NoFlyby encourages you to write a letter to the editor
and keep this debate in the media going.

The Editor, The Observer
119 Farringdon Road
London EC1R 3ER
Fax 0171 713 4250/4286

Our rebuttal:

1. To The Editor: (by Karl Grossman, Professor of Journalism, State University of New York/College at Old Westbury, Old Westbury, New York, U.S.A. )

The Observer has been subjected to disinformation. The article “Officials Swing Behind Spaceship” (January 10, 1999) about the scheduled Earth “fly-by” in August of the Cassini space probe and its 72.3 pounds of plutonium dioxide fuel states: “If an accident did occur, Cassini’s plutonium fuel is stored in a ceramic case that would withstand atmospheric burn-up, say scientists.”

Now this may be the public relations line of NASA. But it is completely contradicted by official U.S. government documents. For example, the “Safety Evaluation Report” on the Cassini mission done by the U.S. government’s Interagency Nuclear Safety Review Panel declares that “a great deal of plutonium” will be released in a “flyby” accident “because the [plutonium] aeroshells have not been designed for the high speed reentry characteristics -- 19 kilometers per second, 43,000 miles per hour -- of this fly-by maneuver.”

This report, prepared for the U.S. President’s science advisor by five U.S. government agencies -- including NASA -- continues by stating that with an accident “much of the plutonium is vaporized and over a 50-year period provides a collective dose to the world's population." It further says that “tens of thousands” of latent cancers could result if Cassini does not buzz the Earth as the planned at 496 miles but dips down into the 75-mile high atmosphere, breaks up and releases its plutonium fuel.

NASA, in its own “Final Environmental Impact Statement for the Cassini Mission,” says that “for all the [fly-by] reentry cases studies, about 32 to 34 percent of the [plutonium] fuel…is expected to be released.” This NASA statement goes on in a chart to list “Range of Decontamination Methods” in the event of such a plutonium release including: “Demolish some or all structures” and “Relocate affected population permanently.”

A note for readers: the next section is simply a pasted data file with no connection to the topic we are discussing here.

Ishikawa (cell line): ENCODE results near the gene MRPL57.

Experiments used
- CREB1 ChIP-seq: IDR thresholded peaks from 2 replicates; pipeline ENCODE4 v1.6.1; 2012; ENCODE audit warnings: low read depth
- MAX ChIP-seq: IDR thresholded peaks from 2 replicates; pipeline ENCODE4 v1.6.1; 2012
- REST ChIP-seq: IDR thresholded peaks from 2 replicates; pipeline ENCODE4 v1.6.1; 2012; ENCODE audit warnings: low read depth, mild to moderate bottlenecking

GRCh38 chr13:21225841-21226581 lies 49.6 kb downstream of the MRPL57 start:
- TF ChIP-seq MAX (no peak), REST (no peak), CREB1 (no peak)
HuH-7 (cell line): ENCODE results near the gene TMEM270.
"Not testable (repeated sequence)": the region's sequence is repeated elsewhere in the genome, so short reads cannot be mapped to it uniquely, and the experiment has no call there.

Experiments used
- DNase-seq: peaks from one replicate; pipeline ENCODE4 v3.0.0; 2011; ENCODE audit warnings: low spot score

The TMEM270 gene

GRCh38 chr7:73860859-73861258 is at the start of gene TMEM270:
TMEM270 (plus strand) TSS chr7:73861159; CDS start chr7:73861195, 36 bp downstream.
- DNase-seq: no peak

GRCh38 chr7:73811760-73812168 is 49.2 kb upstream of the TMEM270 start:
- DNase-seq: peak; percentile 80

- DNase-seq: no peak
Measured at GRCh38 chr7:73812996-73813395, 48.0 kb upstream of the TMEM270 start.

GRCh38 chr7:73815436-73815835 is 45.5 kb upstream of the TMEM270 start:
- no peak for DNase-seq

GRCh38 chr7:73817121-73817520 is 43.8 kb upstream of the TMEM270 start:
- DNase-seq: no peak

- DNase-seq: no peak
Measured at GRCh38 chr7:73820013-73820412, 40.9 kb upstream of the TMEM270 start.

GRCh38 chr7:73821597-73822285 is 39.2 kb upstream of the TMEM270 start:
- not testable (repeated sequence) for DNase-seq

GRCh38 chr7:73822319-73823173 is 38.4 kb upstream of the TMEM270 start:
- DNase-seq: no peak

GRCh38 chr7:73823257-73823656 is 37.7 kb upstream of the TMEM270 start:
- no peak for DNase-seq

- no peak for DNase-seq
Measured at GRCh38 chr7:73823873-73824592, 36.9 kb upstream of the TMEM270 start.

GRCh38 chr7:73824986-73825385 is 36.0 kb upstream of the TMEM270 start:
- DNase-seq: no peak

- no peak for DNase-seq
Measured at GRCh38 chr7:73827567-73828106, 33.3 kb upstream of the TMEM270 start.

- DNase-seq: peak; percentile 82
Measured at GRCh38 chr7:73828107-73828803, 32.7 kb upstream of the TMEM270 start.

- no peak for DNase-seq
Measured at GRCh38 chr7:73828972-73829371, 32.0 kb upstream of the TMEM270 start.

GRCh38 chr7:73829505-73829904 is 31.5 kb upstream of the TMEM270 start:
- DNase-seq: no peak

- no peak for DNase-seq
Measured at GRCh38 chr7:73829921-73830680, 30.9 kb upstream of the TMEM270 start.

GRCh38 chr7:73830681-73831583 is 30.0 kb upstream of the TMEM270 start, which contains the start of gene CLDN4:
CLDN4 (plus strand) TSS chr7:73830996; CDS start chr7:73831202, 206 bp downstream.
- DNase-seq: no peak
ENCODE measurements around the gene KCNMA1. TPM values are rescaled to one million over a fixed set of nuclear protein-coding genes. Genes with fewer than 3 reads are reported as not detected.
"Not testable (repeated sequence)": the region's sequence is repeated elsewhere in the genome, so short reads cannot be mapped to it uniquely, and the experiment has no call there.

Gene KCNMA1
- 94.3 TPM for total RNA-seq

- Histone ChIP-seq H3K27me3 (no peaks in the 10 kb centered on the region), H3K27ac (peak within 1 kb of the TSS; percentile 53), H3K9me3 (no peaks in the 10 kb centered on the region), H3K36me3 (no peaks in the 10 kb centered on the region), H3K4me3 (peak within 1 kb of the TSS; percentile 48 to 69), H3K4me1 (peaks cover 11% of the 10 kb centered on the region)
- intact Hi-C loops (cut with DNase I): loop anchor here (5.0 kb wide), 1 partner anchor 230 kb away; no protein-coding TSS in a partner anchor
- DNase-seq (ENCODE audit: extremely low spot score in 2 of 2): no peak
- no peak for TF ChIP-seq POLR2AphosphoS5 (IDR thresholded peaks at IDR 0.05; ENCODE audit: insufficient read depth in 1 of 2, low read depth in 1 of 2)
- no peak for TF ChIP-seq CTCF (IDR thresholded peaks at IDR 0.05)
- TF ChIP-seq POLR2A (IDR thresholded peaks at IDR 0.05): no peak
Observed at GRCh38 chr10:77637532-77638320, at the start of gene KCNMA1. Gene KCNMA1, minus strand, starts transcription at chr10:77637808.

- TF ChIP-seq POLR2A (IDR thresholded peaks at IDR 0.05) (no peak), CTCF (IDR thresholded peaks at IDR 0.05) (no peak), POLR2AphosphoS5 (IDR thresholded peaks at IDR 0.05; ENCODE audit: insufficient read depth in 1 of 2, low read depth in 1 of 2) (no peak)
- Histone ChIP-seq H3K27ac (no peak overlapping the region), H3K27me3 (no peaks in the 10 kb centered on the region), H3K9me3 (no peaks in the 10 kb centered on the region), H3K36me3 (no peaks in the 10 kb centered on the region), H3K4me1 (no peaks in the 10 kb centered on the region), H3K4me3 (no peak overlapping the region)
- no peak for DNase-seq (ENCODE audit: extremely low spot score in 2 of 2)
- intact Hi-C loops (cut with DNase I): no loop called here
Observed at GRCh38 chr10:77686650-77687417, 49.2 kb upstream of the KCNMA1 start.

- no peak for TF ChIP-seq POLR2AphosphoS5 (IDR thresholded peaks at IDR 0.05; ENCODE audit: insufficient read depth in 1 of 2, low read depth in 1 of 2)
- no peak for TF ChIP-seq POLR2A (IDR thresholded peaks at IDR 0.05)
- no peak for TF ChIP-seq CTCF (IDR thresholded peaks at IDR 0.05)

It is not surprising that the Observer was misinformed. After more than a dozen years of investigating the use of nuclear power on space devices -- since breaking the story in 1986 that the next mission of the ill-fated Challenger was to involve a plutonium-fueled space probe like Cassini -- I have found that NASA often stands for “Never A Straight Answer.” Public relations often takes precedence over reality for NASA.

I have authored a book on the use of nuclear on space devices, “The Wrong Stuff: The Space Program’s Nuclear Threat To Our Planet,” and written and narrated two TV documentaries, the most recent “Nukes In Space 2: Unacceptable Risks” (premiered in the U.K. at a presentation I gave at Leicester University in November).

I also teach journalism as a Professor at the State University of New York. I recommend to my students that in reporting on environmental issues, because they so often involve matters of life-and-death, “deep journalism" be practiced. No journalism should be done superficially. But when reporting on critical environmental issues it is especially unacceptable to relate a statement of one “side” and simply juxtapose it with an uncorroborated claim of the other -- ping-pong journalism. It is necessary to probe deeply, to document claims, so as not to be fooled, not to be spun by public relations, and thus cause the public to be misled.